Each January and July, students from programs across the University are selected to receive travel grants from the University’s Alumni Association. These grants assist students attending professional conferences in order to present academic and professional posters, expand their knowledge in their field, and network with future colleagues and employers. Along with professional conferences, funding is also awarded to support student travel for health screenings and humanitarian trips.

Travel Grant Recipient Collage
Applicants for February 2020 - June 2020 travel are being selected now.

Click the names below to read about the experiences of several travel grant recipients!
Madeleine Stucky ’21OT
"The Alumni Association's travel grant made it possible for me to travel to Guatemala with an Occupational Therapy (OT) classmate, a local practicing OT mentor, and Salus Physician Assistant (PA) students and faculty. The seven-day trip was a unique opportunity for interprofessional collaboration and reminded us of all of the factors that go into intercultural communication. I had barely spoken Spanish since graduating college six years ago, but since our OT mentor was a native Spanish speaker, we met patients and discussed ergonomics and biomechanics with them. Additionally, we learned about the differences in rehabilitative treatment in developing countries from Guatemalan practitioners.  
 
Guatemalan physical and occupational therapists allowed us to co-treat with them in their clinic, and we worked with them and our mentor to create an adaptive chair for one pediatric patient. At mobile clinics, those of us on the OT team discussed patients' needs and medical concerns with them to help with triage before they were treated by the PA members of our team."
Liana Ferreira ’21OD
"I was able to attend the American Academy of Optometry Meeting in October 2019. This was a unique experience for me personally as it was my first time attending. I was able to attend some classes as well as explore the Expo Hall learning about different vendors and more about my profession. It was also a great networking opportunity as I was able to speak with doctors and representatives from across the country.

While I was there I also presented a poster. This was my third poster that I was able to present while being a Salus Pennsylvania College of Optometry student. I give a tremendous amount of credit to my mentor, Dr. (Lynn) Greenspan, who guided and supported me tremendously through this journey."
Viviana L. Di Stefano ’20PA
"It was the most rewarding experience that I have ever had. As a future Physician Assistant (PA), my goal is to help the underserved population with a focus on minorities. Guatemala illustrated that my choice to become a PA was the best choice I could have made. My peers and I were divided into four groups and had one Physician Assistant to consult our cases with. An advantage for me personally, was the fact that I speak Spanish. I was able to be with one peer without the need of a translator. It allowed us to use our skills in the first year in a fast-paced environment to make a diagnosis and come up with a treatment plan.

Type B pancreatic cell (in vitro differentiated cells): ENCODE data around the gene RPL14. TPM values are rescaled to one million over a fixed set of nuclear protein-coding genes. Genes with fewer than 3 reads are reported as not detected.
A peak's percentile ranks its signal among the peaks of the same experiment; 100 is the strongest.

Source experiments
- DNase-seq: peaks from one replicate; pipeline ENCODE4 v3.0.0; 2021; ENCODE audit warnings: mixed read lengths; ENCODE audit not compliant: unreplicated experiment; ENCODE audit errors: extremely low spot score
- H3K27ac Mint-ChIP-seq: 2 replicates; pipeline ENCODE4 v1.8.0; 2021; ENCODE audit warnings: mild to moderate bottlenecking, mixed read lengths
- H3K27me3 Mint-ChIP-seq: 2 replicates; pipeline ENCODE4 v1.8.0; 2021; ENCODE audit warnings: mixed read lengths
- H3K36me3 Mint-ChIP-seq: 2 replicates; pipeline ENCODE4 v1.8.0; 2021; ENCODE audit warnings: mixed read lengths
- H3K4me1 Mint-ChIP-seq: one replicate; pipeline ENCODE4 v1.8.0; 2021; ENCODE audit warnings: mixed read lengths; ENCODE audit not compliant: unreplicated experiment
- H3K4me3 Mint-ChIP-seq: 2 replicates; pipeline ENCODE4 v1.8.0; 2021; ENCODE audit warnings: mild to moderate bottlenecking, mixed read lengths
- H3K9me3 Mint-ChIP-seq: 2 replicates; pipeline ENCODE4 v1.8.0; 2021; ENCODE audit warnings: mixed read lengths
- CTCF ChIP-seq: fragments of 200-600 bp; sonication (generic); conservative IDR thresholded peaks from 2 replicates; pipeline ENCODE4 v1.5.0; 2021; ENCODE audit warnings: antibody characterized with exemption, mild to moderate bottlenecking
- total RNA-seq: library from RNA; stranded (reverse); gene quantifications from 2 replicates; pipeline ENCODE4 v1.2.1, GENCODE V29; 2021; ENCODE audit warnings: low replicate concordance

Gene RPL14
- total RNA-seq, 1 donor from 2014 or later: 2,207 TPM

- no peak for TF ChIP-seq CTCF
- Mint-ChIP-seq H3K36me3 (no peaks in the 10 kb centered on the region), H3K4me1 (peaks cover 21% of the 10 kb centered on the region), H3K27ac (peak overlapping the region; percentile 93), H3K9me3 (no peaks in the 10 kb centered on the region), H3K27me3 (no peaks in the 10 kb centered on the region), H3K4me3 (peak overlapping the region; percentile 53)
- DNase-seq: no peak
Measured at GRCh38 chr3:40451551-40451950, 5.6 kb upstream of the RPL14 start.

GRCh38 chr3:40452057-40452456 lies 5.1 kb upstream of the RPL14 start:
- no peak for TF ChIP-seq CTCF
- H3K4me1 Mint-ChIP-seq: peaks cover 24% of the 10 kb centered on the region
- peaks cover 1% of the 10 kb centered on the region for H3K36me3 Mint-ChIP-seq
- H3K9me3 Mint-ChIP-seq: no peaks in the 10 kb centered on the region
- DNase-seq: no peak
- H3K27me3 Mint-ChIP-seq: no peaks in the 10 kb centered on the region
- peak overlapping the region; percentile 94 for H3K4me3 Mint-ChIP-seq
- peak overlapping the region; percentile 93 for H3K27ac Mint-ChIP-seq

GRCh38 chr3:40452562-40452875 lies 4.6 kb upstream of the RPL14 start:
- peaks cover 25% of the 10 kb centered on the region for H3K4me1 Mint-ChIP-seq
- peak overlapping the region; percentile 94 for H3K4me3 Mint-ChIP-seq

In the classroom setting and in a country with so many resources, the sky is the limit. When you are in a country with limited resources, you have to work with what you have. We went to different cities to help different populations of patients. We went to a place called the "Dump," which is where people live on a landfill and make their living off of it. "The Dump" was the hardest for me. Here, we fed the kids and gave t-shirts. They walked us through the landfill to get us exposed to their living conditions. As a parent, it was truly heartbreaking to see children my son's age, playing in the landfill with plastic on the floor to clean their muddy feet.

The orphanage was beautiful in the sense that we got to see how Hearts in Motion takes care of the kids in the community. The director of the program gave a prayer before the meals were dispersed. We had the chance to read some books, which were illustrated by one of the faculty's friends, to the children there. We had half a day to ourselves, where we got to try the delicious coffee made locally, zipline, and have a night on the town."
Payton Burke ’21AUD
"With the help of the Alumni Association's travel grant, in November I was able to attend the American Speech-Language-Hearing Association (ASHA) Conference in Orlando, Fla. I traveled down with two of my classmates and we had the privilege to attend seminars, network, and continue our education in this setting. This was my first conference of this magnitude and I was in awe of how smooth the event was run considering there were thousands of people there.

We were able to attend seminars and poster sessions on a variety of topics such as cochlear implant measurements, aural rehabilitation, and how audiology and speech-language pathology interaction is critical for the best patient care. Another aspect of the conference that I was so thankful to networking with other audiology students, current audiologists, speech language pathology professionals and students and so many more incredible people. I was able to meet two audiology students who will, along with myself, be completing their 4th year externships in Washington, D.C. so we all are able to have that connection in a new city.

Overall, I am so thankful for the opportunity to attend this conference and I wouldn't have been able to financially support the travel without the help of the Alumni Association's travel grant. These memories, lessons, and connections will stay with me throughout my professional career and all I can say is thank you!"